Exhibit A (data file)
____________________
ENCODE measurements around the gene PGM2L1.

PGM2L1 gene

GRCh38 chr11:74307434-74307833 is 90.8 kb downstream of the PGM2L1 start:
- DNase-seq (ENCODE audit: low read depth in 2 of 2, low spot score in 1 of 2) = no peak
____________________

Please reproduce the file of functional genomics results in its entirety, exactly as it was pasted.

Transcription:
ENCODE measurements around the gene PGM2L1.

PGM2L1 gene

GRCh38 chr11:74307434-74307833 is 90.8 kb downstream of the PGM2L1 start:
- DNase-seq (ENCODE audit: low read depth in 2 of 2, low spot score in 1 of 2) = no peak